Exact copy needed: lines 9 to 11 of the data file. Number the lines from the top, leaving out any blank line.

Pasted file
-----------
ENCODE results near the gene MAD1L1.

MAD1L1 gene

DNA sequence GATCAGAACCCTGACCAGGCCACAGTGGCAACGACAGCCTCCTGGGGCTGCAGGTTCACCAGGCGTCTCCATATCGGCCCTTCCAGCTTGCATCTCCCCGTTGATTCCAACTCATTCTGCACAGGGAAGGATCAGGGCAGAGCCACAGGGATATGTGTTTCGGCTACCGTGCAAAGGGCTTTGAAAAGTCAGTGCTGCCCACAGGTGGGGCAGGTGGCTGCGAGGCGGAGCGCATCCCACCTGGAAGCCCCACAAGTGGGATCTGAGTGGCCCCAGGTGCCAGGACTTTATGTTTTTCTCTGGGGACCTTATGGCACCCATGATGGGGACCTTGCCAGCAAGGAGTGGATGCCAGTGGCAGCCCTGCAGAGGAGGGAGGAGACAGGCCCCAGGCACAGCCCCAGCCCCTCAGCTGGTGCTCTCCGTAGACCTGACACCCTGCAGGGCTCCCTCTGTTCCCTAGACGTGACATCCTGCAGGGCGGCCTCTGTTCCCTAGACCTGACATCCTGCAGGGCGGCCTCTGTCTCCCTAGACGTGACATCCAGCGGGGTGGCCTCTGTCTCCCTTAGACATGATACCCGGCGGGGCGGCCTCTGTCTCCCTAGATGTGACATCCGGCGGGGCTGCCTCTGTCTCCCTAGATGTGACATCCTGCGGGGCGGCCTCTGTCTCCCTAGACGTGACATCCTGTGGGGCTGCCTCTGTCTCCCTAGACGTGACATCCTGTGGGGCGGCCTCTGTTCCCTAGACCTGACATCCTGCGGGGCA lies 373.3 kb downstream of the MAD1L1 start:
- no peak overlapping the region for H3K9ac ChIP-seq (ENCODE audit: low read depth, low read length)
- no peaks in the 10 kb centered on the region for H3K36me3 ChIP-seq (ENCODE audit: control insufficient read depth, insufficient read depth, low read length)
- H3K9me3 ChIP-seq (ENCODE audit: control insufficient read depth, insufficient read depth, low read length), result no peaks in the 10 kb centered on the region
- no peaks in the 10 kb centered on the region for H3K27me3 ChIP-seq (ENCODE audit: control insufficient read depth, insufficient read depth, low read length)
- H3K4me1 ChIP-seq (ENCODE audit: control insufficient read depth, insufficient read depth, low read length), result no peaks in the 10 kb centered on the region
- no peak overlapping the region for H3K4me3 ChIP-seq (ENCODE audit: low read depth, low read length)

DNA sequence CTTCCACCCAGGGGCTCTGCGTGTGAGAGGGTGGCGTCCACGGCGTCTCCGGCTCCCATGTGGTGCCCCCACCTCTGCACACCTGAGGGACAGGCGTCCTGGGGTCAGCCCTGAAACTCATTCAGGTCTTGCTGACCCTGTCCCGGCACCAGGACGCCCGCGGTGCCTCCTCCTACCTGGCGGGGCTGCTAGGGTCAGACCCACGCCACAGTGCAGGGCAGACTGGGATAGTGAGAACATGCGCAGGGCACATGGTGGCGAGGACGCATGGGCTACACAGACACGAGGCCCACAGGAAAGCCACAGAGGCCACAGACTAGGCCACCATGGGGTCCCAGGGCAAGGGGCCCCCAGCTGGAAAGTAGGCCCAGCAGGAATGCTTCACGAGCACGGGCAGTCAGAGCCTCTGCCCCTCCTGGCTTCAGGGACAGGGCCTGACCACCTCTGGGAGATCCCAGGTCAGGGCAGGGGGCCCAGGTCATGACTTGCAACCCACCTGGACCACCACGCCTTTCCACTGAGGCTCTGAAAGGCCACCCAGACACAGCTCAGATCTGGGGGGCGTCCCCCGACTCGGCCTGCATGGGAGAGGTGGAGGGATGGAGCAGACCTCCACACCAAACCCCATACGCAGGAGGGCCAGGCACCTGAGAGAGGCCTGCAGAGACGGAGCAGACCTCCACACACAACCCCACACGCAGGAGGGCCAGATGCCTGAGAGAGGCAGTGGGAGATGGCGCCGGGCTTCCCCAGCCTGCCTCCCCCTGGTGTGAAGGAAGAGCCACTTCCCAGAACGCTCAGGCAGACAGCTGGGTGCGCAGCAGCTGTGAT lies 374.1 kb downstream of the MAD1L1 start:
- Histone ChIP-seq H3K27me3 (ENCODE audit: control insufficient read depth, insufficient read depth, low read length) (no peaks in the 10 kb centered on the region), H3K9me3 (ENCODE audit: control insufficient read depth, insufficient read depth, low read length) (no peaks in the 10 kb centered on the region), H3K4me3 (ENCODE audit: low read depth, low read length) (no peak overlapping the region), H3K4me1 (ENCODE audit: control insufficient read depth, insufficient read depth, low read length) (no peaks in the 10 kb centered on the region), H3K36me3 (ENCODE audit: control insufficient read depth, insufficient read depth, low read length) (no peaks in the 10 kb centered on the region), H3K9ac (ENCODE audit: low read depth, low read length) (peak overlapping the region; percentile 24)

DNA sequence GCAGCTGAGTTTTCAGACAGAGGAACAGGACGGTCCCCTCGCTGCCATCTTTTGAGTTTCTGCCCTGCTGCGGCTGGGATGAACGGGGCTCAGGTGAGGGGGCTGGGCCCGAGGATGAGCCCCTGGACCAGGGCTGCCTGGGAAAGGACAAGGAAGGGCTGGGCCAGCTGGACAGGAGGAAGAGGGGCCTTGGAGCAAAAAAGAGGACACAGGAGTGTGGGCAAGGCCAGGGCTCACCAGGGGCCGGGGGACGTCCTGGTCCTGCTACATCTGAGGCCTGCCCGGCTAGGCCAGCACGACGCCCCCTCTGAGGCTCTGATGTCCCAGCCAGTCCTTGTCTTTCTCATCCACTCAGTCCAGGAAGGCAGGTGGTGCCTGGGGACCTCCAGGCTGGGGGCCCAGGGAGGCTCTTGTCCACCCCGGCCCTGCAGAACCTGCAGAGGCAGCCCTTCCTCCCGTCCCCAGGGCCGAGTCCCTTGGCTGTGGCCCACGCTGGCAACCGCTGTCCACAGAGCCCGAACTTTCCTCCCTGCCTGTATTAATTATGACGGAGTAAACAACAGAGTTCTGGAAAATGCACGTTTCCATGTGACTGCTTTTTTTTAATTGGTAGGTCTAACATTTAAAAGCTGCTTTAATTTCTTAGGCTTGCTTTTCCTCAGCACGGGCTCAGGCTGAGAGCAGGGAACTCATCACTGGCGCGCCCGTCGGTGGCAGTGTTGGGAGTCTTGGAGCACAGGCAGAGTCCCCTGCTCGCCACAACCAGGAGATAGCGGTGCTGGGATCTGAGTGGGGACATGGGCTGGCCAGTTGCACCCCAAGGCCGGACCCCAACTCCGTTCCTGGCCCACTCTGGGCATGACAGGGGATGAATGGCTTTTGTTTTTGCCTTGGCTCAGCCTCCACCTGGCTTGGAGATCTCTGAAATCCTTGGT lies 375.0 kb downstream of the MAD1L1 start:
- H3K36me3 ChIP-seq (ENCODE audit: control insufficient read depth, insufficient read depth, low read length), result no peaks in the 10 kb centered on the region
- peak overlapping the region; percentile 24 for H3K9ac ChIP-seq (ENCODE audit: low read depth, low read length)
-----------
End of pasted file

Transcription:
- no peak overlapping the region for H3K4me3 ChIP-seq (ENCODE audit: low read depth, low read length)

DNA sequence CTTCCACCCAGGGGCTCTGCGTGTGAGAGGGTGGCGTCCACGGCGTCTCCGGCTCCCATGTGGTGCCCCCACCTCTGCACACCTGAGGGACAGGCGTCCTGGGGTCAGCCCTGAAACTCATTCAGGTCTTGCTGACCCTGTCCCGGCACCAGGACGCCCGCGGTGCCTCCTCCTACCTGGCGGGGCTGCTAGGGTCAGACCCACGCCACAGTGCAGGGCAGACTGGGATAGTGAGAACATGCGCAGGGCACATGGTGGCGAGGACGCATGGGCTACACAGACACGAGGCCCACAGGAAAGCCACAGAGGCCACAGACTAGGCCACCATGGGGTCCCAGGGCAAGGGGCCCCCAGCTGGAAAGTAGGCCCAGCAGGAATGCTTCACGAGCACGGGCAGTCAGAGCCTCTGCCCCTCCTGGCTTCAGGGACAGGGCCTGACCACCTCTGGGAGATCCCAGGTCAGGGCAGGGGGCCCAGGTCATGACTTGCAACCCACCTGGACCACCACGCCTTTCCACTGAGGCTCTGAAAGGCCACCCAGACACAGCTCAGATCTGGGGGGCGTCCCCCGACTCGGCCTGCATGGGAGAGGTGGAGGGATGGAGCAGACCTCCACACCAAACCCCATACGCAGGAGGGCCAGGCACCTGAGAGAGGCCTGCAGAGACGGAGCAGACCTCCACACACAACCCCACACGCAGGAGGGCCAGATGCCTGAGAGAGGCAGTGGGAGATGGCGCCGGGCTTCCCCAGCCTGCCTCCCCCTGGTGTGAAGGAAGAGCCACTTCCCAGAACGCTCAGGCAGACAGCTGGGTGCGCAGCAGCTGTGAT lies 374.1 kb downstream of the MAD1L1 start:
- Histone ChIP-seq H3K27me3 (ENCODE audit: control insufficient read depth, insufficient read depth, low read length) (no peaks in the 10 kb centered on the region), H3K9me3 (ENCODE audit: control insufficient read depth, insufficient read depth, low read length) (no peaks in the 10 kb centered on the region), H3K4me3 (ENCODE audit: low read depth, low read length) (no peak overlapping the region), H3K4me1 (ENCODE audit: control insufficient read depth, insufficient read depth, low read length) (no peaks in the 10 kb centered on the region), H3K36me3 (ENCODE audit: control insufficient read depth, insufficient read depth, low read length) (no peaks in the 10 kb centered on the region), H3K9ac (ENCODE audit: low read depth, low read length) (peak overlapping the region; percentile 24)